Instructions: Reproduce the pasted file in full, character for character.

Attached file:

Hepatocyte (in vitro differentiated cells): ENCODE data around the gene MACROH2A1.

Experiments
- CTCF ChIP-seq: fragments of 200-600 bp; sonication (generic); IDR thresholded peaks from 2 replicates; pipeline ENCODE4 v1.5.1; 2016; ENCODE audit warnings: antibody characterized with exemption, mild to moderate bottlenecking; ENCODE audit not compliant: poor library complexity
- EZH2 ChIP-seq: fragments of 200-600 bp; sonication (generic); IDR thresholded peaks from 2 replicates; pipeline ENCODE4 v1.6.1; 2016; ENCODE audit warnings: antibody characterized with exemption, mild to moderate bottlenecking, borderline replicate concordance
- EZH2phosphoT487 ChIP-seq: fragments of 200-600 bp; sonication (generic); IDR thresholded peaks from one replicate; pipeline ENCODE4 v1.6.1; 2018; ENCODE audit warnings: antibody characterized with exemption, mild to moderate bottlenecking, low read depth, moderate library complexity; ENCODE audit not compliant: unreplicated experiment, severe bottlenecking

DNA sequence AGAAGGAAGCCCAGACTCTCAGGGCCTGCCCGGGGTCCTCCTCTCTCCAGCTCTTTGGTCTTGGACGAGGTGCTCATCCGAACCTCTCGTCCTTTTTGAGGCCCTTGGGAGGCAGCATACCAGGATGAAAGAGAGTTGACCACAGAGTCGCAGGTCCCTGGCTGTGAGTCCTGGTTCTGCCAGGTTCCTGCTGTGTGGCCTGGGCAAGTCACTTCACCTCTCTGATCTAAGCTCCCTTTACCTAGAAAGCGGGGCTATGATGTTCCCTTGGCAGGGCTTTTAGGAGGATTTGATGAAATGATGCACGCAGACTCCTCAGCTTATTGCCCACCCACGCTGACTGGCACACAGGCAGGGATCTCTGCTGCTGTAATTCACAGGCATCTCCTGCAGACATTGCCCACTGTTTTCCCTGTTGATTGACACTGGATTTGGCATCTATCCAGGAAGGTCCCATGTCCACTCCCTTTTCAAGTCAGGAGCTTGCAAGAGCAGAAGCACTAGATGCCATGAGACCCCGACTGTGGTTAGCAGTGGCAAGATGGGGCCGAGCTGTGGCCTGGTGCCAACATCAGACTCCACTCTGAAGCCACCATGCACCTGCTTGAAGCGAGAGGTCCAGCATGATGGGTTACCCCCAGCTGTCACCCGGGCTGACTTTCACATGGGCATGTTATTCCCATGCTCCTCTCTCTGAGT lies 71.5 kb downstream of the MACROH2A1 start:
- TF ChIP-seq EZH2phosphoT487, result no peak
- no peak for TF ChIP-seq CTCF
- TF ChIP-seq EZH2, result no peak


Hepatocyte (in vitro differentiated cells): ENCODE data around the gene MACROH2A1.

Experiments
- CTCF ChIP-seq: fragments of 200-600 bp; sonication (generic); IDR thresholded peaks from 2 replicates; pipeline ENCODE4 v1.5.1; 2016; ENCODE audit warnings: antibody characterized with exemption, mild to moderate bottlenecking; ENCODE audit not compliant: poor library complexity
- EZH2 ChIP-seq: fragments of 200-600 bp; sonication (generic); IDR thresholded peaks from 2 replicates; pipeline ENCODE4 v1.6.1; 2016; ENCODE audit warnings: antibody characterized with exemption, mild to moderate bottlenecking, borderline replicate concordance
- EZH2phosphoT487 ChIP-seq: fragments of 200-600 bp; sonication (generic); IDR thresholded peaks from one replicate; pipeline ENCODE4 v1.6.1; 2018; ENCODE audit warnings: antibody characterized with exemption, mild to moderate bottlenecking, low read depth, moderate library complexity; ENCODE audit not compliant: unreplicated experiment, severe bottlenecking

DNA sequence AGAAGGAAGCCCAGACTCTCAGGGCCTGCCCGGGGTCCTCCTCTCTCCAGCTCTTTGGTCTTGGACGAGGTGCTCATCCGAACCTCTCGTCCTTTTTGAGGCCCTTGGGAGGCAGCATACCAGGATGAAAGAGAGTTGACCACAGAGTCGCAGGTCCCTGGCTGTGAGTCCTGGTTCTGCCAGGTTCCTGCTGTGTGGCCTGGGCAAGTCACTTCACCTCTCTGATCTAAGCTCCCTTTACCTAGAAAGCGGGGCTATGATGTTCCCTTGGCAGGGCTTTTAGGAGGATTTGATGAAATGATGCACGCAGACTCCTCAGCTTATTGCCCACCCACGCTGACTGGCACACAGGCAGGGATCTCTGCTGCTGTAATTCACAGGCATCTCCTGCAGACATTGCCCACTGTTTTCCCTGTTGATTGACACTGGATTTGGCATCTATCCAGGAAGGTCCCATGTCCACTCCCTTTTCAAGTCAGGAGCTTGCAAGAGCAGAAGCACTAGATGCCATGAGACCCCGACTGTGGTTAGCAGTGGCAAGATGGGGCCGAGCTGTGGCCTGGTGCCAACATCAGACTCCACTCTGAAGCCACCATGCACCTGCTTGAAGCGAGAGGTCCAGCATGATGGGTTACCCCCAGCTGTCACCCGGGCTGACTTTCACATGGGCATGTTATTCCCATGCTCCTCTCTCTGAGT lies 71.5 kb downstream of the MACROH2A1 start:
- TF ChIP-seq EZH2phosphoT487, result no peak
- no peak for TF ChIP-seq CTCF
- TF ChIP-seq EZH2, result no peak